Animals

Arthropod fossils are concurrent with the earliest plant fossils of the Silurian. Millipedes, centipedes and arachnids continued to diversify during the Devonian Period. The earliest known insect, Rhyniella praecusor, was a flightless hexapod with antennae and a segmented body. Fossil Rhyniella are between 412 million and 391 million years old.

Early tetrapods probably evolved from lobe-finned fishes able to use their muscular fins to take advantage of the predator-free and food-rich environment of the new wetland ecosystems. The earliest known tetrapod is Tiktaalik rosae. Dated from the mid-Devonian, this fossil creature is considered to be the link between the lobe-finned fishes and early amphibians. Tiktaalik was probably mostly aquatic, “walking” on the bottom of shallow water estuaries. It had a fish-like pelvis, but its hind limbs were larger and stronger than those in front, suggesting it was able to propel itself outside of an aquatic environment.  It had a crocodile-like head, a moveable neck, and nostrils for breathing air.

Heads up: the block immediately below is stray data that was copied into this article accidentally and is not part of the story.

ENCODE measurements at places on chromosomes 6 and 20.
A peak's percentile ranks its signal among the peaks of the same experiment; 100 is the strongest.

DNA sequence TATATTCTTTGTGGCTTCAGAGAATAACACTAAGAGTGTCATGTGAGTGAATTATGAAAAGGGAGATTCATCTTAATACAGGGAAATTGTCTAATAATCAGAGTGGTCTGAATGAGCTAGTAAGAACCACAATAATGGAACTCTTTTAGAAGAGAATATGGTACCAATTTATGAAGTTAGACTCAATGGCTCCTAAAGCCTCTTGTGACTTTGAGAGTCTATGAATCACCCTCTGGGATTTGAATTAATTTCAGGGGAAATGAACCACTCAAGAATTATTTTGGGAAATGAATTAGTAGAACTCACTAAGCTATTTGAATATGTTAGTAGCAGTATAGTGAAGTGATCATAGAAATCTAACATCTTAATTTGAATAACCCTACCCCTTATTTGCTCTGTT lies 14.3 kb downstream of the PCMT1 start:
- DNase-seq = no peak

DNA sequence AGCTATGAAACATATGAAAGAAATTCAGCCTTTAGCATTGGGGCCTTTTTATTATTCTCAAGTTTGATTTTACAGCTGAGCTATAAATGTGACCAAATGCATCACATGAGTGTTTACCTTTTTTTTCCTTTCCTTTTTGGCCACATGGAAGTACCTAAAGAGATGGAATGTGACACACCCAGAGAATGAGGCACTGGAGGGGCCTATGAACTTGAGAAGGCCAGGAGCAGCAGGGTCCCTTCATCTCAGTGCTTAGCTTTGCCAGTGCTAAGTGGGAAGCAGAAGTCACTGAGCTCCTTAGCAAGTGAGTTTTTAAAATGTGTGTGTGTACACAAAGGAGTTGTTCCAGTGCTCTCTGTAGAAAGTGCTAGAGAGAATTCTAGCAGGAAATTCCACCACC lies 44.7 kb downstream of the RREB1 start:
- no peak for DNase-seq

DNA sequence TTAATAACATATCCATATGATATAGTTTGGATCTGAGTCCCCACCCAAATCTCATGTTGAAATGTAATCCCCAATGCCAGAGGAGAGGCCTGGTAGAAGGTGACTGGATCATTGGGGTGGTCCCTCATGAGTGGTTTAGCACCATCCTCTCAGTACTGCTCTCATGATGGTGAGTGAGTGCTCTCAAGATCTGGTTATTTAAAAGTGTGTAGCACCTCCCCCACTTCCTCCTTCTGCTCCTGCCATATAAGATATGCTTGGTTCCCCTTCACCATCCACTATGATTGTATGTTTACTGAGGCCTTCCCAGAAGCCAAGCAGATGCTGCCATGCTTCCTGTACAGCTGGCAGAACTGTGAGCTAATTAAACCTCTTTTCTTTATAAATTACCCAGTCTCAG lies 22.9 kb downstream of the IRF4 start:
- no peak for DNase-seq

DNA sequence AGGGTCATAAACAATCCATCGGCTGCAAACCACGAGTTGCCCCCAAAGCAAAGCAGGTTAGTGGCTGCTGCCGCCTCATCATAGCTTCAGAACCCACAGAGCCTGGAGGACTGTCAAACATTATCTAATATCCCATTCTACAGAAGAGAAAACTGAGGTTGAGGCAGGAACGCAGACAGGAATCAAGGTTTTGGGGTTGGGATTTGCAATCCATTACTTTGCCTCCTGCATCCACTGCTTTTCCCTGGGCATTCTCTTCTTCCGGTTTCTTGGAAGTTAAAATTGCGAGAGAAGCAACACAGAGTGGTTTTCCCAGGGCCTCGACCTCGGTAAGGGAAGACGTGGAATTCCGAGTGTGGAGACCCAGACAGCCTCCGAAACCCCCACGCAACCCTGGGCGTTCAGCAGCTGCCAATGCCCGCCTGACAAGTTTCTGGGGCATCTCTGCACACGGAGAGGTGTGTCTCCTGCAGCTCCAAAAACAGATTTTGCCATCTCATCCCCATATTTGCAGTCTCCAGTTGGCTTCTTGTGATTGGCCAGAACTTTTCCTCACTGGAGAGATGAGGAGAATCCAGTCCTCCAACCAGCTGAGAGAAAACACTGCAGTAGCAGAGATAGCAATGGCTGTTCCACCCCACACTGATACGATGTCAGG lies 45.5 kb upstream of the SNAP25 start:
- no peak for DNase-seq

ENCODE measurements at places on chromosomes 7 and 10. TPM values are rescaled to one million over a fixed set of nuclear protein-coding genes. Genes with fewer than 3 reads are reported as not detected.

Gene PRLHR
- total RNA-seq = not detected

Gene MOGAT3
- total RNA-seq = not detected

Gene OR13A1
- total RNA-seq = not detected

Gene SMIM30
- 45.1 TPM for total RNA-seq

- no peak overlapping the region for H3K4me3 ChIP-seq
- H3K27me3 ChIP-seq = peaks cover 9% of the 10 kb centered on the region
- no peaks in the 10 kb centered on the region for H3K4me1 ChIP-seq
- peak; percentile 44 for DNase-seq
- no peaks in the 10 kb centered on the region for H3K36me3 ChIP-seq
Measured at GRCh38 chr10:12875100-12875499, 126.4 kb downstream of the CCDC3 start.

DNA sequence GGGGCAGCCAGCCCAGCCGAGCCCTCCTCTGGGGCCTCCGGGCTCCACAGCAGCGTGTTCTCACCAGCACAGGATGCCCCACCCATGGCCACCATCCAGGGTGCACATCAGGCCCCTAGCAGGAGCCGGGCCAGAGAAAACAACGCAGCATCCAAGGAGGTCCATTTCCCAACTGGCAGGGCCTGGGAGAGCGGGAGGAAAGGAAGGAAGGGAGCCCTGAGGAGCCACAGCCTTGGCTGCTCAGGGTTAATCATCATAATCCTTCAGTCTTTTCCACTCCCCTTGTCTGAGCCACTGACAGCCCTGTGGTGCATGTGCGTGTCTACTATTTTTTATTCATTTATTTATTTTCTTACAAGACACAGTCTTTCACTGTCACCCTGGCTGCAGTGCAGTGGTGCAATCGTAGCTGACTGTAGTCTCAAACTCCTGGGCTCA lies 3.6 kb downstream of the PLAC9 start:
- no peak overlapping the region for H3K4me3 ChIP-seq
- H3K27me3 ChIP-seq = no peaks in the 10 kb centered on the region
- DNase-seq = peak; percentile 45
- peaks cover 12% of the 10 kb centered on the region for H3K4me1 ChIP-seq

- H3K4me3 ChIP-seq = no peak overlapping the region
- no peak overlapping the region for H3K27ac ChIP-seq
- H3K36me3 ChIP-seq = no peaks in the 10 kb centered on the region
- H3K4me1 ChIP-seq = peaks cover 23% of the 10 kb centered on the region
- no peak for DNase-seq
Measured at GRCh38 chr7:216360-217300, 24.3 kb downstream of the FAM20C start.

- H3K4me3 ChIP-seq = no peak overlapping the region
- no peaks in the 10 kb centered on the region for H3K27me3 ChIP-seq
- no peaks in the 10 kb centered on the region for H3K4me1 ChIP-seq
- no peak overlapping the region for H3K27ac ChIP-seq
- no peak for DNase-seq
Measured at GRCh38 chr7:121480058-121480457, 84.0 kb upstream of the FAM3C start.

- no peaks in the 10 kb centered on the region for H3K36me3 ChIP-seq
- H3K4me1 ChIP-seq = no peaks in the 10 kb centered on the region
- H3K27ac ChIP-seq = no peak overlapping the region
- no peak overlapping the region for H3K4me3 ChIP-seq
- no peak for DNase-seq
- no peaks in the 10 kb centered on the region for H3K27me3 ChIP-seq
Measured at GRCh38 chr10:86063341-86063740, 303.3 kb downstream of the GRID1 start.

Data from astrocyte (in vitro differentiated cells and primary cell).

Mass extinction

The close of the Devonian Period is considered to be the second of the “big five” mass extinction events of Earth’s history. Rather than a single event, it is known to have had at least two prolonged episodes of species depletion and several shorter periods. The Kellwasser Event of the late middle Devonian was largely responsible for the demise of the great coral reefs, the jawless fishes and the trilobites. The Hangeberg Event at the Devonian/Carboniferous Boundary killed the Placoderms and most of the early ammonites. Causes of the extinction are debated but may be related to cooling climate from CO2 depletion caused by the first forests. Although up to 70 percent of invertebrate species died, terrestrial plants and animals were largely unaffected by these extinction events.